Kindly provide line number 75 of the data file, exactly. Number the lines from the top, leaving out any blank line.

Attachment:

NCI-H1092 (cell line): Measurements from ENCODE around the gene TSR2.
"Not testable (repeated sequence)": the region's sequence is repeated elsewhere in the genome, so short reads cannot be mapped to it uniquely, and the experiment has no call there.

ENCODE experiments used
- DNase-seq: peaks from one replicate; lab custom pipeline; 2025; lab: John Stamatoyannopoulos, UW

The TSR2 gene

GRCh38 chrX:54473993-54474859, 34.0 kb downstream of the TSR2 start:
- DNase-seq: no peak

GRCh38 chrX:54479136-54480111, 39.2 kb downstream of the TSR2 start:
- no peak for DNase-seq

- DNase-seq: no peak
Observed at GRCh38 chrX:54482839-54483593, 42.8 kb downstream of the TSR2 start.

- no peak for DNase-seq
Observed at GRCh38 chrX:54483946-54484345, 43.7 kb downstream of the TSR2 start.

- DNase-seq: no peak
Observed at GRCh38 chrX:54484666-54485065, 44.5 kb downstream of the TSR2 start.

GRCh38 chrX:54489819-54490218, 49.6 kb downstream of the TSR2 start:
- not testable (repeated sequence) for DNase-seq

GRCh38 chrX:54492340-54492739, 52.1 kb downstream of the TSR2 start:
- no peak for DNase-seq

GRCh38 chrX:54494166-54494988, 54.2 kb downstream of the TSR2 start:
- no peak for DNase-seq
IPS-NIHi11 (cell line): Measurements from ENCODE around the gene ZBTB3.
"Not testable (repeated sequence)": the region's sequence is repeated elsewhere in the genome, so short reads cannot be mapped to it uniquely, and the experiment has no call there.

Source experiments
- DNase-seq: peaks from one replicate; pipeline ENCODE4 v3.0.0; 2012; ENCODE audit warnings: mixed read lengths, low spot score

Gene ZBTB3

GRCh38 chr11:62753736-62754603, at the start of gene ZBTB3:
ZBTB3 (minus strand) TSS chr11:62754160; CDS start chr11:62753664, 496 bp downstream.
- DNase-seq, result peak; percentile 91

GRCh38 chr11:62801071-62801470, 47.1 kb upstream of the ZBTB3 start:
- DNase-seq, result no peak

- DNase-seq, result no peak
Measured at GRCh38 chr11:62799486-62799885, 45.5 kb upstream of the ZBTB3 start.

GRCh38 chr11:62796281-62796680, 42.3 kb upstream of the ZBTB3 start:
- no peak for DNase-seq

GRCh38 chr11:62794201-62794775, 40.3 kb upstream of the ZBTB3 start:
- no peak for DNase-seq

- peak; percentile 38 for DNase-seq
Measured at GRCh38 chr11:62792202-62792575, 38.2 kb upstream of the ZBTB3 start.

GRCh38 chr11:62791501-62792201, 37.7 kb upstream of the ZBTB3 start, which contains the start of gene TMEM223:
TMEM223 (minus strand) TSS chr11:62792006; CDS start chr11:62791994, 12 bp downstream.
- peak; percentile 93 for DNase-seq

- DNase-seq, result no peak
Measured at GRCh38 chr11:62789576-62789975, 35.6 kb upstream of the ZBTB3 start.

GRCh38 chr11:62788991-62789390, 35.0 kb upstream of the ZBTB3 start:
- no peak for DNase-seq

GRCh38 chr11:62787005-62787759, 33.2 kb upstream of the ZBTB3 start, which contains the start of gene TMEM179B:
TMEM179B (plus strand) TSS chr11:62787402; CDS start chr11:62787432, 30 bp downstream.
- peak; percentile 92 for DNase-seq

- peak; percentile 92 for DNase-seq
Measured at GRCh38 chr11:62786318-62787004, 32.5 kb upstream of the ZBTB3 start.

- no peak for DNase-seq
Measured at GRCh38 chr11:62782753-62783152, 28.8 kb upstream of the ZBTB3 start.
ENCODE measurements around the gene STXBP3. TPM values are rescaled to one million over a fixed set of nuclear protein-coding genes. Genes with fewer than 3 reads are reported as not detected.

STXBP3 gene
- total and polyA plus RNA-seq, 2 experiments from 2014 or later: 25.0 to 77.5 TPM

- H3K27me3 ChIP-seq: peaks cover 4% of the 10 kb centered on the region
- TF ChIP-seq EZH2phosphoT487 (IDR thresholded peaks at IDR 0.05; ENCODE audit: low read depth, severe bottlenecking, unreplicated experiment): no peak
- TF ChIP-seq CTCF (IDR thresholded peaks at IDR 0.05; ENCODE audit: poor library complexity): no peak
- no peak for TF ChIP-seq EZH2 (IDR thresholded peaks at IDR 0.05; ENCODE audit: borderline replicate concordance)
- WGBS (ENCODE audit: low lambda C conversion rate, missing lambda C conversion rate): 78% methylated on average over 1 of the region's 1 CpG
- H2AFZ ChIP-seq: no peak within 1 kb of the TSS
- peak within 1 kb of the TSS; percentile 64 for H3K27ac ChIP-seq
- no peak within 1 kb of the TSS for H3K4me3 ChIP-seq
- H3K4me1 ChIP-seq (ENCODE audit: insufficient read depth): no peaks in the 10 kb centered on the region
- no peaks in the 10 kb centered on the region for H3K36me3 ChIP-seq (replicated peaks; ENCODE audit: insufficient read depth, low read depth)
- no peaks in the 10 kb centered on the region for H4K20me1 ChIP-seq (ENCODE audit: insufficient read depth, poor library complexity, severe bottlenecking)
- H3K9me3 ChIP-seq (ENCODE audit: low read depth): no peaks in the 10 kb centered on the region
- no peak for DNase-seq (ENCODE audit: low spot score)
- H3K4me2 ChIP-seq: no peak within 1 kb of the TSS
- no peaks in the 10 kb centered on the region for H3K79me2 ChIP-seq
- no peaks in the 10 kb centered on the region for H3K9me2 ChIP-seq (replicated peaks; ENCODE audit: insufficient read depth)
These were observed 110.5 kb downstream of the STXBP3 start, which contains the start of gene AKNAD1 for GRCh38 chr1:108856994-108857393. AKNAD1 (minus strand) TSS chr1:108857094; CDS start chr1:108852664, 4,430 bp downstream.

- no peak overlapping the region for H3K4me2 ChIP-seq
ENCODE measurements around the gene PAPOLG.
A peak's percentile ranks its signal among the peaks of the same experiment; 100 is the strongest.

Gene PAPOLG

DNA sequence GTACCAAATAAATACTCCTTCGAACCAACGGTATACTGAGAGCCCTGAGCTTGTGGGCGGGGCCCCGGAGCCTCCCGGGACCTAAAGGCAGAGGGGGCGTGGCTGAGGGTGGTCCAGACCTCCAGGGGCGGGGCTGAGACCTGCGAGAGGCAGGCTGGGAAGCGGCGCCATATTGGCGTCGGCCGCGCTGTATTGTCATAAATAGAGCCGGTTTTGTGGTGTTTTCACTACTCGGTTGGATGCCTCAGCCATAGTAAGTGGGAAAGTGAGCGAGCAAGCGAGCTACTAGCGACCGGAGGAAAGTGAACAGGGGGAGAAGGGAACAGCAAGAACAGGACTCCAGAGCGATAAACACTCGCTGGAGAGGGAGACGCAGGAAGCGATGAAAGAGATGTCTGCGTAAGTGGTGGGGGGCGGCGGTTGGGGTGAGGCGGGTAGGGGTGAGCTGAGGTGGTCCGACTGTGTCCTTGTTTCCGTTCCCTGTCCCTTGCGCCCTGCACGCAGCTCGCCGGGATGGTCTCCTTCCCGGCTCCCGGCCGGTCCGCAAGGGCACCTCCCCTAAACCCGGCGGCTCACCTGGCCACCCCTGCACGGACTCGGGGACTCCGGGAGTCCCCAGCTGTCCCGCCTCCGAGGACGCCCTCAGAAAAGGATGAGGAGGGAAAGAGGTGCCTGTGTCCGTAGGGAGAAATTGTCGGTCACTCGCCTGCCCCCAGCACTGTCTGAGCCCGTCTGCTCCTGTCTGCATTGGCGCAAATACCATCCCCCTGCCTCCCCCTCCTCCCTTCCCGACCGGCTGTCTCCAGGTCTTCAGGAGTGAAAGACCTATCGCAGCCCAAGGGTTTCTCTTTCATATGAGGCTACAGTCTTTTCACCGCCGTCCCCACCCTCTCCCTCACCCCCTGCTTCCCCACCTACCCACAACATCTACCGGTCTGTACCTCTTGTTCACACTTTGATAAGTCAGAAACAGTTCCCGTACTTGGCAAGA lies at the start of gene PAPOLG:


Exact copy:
ENCODE measurements around the gene PAPOLG.